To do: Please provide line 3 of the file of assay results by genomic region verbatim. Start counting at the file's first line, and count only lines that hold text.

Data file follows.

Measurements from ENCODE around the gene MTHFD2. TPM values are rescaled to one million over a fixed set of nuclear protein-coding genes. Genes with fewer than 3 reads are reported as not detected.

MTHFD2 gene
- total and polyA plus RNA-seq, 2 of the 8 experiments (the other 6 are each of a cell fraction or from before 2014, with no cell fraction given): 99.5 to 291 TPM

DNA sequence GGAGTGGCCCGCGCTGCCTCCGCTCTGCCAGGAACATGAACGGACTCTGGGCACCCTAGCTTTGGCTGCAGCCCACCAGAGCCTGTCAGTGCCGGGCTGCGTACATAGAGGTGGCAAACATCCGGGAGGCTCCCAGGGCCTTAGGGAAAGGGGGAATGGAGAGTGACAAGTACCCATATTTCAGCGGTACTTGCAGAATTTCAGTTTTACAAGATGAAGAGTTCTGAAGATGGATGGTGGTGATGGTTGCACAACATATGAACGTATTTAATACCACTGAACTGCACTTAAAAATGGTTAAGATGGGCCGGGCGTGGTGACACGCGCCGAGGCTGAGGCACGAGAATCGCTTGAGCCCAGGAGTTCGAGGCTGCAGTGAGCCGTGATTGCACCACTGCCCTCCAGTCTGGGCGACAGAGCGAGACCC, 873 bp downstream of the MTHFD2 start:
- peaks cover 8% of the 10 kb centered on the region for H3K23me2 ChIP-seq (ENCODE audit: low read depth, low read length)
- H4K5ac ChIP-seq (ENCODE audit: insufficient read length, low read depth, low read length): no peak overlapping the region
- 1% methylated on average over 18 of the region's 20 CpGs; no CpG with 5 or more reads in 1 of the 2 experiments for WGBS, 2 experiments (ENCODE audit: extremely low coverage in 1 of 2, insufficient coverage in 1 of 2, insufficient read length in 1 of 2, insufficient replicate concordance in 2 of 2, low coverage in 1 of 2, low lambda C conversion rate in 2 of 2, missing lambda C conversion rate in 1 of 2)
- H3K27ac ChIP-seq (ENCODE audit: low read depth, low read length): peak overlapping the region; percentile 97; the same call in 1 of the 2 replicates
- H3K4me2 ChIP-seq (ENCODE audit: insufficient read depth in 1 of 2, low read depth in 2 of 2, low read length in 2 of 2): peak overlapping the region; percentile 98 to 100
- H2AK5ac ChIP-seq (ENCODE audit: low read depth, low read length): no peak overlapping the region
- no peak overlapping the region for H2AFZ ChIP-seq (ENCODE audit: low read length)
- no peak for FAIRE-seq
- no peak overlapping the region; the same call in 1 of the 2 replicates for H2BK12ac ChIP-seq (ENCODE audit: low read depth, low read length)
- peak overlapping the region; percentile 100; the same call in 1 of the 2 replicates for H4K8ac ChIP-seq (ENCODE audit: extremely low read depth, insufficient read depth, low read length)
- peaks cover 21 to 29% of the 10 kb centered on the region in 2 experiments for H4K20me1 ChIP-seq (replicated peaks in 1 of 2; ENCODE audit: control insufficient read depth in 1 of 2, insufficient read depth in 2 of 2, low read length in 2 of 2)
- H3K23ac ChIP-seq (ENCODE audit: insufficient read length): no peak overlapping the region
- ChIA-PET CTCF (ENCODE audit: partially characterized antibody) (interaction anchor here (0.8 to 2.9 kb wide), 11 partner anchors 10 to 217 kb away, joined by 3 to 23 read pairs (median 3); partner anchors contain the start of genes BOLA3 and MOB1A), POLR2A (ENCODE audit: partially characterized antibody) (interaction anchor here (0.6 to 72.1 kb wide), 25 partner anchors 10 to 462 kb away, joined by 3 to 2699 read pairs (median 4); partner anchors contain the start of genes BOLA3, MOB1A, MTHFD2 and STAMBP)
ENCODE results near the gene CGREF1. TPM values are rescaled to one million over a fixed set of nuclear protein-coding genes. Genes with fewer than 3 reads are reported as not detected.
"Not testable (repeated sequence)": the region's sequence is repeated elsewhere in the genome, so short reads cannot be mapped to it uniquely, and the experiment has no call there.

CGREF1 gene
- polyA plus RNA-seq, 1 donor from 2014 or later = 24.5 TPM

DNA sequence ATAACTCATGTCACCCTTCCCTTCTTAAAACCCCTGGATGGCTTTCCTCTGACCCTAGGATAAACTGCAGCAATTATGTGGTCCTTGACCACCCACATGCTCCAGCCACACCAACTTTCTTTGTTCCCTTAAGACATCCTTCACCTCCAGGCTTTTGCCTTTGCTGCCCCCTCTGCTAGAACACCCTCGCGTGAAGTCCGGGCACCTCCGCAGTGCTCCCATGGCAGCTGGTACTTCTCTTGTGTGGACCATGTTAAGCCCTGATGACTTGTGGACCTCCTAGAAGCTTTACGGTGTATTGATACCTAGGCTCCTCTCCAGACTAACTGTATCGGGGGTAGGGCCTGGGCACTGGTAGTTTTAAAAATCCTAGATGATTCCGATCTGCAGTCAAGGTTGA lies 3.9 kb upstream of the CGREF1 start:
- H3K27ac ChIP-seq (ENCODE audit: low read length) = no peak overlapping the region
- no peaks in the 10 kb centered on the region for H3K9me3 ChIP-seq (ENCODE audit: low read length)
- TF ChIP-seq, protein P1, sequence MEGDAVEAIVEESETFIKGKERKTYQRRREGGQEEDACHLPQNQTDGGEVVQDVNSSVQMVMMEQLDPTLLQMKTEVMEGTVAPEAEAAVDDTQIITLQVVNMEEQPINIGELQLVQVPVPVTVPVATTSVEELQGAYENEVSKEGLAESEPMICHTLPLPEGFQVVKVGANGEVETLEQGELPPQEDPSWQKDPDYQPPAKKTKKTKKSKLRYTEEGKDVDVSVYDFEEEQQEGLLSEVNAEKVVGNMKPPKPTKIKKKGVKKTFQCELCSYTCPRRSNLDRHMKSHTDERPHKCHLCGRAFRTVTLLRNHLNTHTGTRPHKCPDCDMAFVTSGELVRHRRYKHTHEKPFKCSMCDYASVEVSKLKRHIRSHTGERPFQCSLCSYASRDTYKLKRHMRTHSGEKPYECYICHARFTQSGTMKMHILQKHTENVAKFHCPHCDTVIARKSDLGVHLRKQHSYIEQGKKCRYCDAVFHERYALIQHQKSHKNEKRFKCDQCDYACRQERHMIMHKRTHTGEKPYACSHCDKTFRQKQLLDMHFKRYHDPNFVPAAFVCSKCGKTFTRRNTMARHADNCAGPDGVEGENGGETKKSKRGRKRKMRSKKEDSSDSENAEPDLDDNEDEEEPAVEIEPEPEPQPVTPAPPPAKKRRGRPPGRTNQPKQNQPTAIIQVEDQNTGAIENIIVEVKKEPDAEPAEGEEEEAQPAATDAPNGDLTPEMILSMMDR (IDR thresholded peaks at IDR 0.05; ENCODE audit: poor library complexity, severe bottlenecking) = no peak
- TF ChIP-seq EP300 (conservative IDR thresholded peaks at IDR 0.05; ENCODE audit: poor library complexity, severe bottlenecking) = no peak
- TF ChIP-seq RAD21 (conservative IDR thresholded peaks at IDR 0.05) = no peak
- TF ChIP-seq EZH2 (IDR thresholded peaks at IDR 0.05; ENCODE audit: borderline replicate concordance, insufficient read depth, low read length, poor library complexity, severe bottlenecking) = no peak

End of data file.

- total and polyA plus RNA-seq, 2 of the 8 experiments (the other 6 are each of a cell fraction or from before 2014, with no cell fraction given): 99.5 to 291 TPM